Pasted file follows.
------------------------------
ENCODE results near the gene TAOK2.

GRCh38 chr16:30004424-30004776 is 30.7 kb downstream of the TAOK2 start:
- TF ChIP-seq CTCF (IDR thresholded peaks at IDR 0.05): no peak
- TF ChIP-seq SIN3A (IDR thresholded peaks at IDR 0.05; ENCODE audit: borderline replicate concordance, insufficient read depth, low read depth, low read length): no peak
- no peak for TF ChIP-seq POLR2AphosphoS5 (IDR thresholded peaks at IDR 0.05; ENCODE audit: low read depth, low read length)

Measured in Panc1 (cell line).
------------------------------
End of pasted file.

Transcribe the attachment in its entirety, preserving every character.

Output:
ENCODE results near the gene TAOK2.

GRCh38 chr16:30004424-30004776 is 30.7 kb downstream of the TAOK2 start:
- TF ChIP-seq CTCF (IDR thresholded peaks at IDR 0.05): no peak
- TF ChIP-seq SIN3A (IDR thresholded peaks at IDR 0.05; ENCODE audit: borderline replicate concordance, insufficient read depth, low read depth, low read length): no peak
- no peak for TF ChIP-seq POLR2AphosphoS5 (IDR thresholded peaks at IDR 0.05; ENCODE audit: low read depth, low read length)

Measured in Panc1 (cell line).